Andrew Solomon
“If The Short and Tragic Life of Robert Peace were a novel, it would be a moral fable for our times; as nonfiction, it is one of the saddest and most devastating books I’ve ever read, a tour-de-force of compassion and insight, an exquisite elegy for a person, for a time of life, for a valid hope that nonetheless failed. It is also a profound reflection on a society that professes to value social mobility, but that often does not or cannot imbue privilege with justice. It is written with clarity, precision, and tenderness, without judgment, with immense kindness, and with a quiet poetry. Few books transform us, but this one has changed me forever.”
Jennifer Gonnerman
“A poignant and powerful can’t-put-it-down book about friendship and loss. The Short and Tragic Life of Robert Peace takes you on a nail-biting, heartbreaking journey that will leave you moved, shaken, and ultimately changed. In this spectacularly written first work of non-fiction, Jeff Hobbs creates a singular and searing portrait of an unforgettable life.”
Los Angeles Times
"The Tourists sketches, with a light touch, characters who are almost chillingly familiar - They'll either make readers smile or bring back awful memories of the people they learned to put up with in college. Part of what's catching reviewers' eyes is a narrator who in the wrong hands would have been flat or dull but whose plight makes the book irresistible after the first few pages... [he] is appealingly quiet, reserved and observant."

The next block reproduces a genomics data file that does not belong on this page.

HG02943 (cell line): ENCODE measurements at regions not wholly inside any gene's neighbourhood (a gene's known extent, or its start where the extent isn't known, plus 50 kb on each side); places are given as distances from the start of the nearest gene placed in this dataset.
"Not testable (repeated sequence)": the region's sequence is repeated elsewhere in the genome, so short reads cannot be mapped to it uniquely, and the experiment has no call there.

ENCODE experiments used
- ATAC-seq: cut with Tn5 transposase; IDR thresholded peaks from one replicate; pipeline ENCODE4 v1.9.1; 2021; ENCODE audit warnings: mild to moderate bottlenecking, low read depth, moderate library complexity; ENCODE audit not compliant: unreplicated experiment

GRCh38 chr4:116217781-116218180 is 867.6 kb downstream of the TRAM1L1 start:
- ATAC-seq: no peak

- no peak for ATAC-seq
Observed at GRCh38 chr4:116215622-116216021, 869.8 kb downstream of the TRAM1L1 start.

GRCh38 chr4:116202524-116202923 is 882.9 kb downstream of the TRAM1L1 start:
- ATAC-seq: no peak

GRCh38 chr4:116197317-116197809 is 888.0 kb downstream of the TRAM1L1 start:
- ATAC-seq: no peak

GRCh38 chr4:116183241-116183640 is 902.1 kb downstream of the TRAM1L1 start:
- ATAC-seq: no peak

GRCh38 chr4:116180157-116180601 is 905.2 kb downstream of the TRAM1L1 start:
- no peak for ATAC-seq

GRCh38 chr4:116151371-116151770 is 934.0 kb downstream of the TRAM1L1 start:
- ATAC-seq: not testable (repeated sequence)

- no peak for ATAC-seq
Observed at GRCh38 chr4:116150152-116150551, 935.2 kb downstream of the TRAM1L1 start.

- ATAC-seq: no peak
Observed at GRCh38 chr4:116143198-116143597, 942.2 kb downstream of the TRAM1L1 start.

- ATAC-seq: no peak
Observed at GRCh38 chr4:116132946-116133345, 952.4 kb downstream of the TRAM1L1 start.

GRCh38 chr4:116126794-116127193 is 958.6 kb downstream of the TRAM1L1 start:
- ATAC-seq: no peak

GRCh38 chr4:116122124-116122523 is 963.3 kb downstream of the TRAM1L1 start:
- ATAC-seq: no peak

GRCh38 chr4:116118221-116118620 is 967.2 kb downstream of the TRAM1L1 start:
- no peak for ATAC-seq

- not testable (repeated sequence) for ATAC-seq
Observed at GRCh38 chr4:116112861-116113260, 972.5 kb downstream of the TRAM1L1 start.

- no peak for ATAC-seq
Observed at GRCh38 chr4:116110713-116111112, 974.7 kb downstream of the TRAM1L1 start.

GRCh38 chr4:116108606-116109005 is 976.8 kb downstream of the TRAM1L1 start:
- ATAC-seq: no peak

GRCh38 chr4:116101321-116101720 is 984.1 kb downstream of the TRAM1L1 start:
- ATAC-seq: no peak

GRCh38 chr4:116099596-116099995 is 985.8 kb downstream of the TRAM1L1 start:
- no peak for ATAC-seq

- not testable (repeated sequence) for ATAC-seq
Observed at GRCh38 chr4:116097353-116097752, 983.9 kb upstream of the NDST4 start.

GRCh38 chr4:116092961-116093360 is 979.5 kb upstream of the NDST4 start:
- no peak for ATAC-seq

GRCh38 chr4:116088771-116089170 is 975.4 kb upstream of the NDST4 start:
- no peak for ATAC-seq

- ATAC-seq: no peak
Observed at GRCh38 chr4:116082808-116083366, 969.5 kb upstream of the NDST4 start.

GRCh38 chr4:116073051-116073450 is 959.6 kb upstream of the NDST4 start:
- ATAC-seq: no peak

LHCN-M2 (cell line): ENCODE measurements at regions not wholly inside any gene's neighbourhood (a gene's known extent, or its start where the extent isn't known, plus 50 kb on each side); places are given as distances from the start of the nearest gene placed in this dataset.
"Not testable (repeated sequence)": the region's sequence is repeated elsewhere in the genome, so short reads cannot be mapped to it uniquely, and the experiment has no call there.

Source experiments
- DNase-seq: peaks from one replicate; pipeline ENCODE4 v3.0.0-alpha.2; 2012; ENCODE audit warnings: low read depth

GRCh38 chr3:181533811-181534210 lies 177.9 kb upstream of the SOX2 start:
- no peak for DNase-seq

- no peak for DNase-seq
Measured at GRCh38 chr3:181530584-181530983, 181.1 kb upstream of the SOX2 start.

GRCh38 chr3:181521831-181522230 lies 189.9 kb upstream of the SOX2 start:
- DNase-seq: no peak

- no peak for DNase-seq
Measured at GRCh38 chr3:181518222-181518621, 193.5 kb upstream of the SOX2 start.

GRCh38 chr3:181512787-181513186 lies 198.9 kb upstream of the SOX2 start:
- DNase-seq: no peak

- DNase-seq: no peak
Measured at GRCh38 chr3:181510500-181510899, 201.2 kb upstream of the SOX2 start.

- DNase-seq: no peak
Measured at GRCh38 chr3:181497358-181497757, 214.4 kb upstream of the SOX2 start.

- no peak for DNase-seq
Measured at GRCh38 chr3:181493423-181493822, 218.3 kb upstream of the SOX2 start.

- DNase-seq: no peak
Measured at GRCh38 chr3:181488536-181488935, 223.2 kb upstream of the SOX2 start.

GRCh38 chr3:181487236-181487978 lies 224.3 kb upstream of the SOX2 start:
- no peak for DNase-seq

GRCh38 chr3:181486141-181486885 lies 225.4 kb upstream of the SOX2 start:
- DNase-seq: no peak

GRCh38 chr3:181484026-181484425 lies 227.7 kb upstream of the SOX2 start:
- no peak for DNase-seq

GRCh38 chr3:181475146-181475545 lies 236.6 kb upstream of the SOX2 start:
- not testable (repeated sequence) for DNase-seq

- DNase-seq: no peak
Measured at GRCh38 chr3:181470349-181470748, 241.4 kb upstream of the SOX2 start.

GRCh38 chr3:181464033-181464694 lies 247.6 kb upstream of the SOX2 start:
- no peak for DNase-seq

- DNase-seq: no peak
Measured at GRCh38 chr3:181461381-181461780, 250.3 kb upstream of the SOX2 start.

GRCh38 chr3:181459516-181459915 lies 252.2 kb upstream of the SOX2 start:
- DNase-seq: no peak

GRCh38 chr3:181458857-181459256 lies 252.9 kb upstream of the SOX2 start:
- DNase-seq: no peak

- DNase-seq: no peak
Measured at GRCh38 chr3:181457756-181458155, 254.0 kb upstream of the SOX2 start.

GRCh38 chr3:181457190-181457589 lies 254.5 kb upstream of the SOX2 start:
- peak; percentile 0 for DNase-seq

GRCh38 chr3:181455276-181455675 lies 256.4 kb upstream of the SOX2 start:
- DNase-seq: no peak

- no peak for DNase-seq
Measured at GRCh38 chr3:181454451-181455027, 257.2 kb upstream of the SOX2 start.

USA Today
"Hobbs...captures the restlessness and ridiculousness of the sushi set's adult-onset angst with note-perfect acuity and a wry sense of humor."
Los Angeles Magazine
"[An] ambitious and darkly contemporary first novel... You don't need to draw the parallels with The Great Gatsby's rootless socialites to hear the slither of snakes in the grass."
The Boston Globe
"An impressive debut in which keen insights are often strewn amid the narrative like shiny pennies on a dirty sidewalk."
Library Journal
04/01/2014
Robert Peace grew up on the mean streets of Newark, NJ, raised by a mother earning just $15,000 a year while his father languished in jail. Innate intelligence and, doubtless, immeasurable drive got him to Yale, where he studied molecular biochemistry and biophysics. But as roommate and close friend Hobbs explains, Peace inevitably faced the stress of living in two very different worlds and finally feeling at home in neither. Eventually, the streets won out—and did him in.
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Product Details

  • ISBN-13: 9781476731902
  • Publisher: Scribner
  • Publication date: 9/23/2014
  • Pages: 416
  • Sales rank: 1,118,516

Meet the Author

Jeff Hobbs

Jeff Hobbs graduated with a BA in English language and literature from Yale in 2002, where he was awarded the Willets and Meeker prizes for his writing. Hobbs spent three years in New York and Tanzania while working with the African Rainforest Conservancy. He now lives in Los Angeles with his wife.